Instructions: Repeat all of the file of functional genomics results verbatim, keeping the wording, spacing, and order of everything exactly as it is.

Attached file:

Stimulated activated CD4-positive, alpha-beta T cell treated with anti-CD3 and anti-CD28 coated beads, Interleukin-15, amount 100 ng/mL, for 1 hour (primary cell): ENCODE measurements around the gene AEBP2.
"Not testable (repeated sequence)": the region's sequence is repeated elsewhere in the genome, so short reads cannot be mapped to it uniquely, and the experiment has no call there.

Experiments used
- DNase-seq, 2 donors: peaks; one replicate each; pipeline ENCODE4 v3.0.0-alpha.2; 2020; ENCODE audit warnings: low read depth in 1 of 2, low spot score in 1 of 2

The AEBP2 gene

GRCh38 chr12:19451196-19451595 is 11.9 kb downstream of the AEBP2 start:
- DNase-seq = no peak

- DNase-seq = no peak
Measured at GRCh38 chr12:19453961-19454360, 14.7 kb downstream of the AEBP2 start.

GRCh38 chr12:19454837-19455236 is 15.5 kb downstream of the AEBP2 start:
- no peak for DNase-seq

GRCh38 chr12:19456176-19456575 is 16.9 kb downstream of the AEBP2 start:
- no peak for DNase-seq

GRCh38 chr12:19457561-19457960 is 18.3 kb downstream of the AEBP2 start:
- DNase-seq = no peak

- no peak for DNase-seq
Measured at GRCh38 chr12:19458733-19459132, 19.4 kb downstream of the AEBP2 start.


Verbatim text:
Stimulated activated CD4-positive, alpha-beta T cell treated with anti-CD3 and anti-CD28 coated beads, Interleukin-15, amount 100 ng/mL, for 1 hour (primary cell): ENCODE measurements around the gene AEBP2.
"Not testable (repeated sequence)": the region's sequence is repeated elsewhere in the genome, so short reads cannot be mapped to it uniquely, and the experiment has no call there.

Experiments used
- DNase-seq, 2 donors: peaks; one replicate each; pipeline ENCODE4 v3.0.0-alpha.2; 2020; ENCODE audit warnings: low read depth in 1 of 2, low spot score in 1 of 2

The AEBP2 gene

GRCh38 chr12:19451196-19451595 is 11.9 kb downstream of the AEBP2 start:
- DNase-seq = no peak

- DNase-seq = no peak
Measured at GRCh38 chr12:19453961-19454360, 14.7 kb downstream of the AEBP2 start.

GRCh38 chr12:19454837-19455236 is 15.5 kb downstream of the AEBP2 start:
- no peak for DNase-seq

GRCh38 chr12:19456176-19456575 is 16.9 kb downstream of the AEBP2 start:
- no peak for DNase-seq

GRCh38 chr12:19457561-19457960 is 18.3 kb downstream of the AEBP2 start:
- DNase-seq = no peak

- no peak for DNase-seq
Measured at GRCh38 chr12:19458733-19459132, 19.4 kb downstream of the AEBP2 start.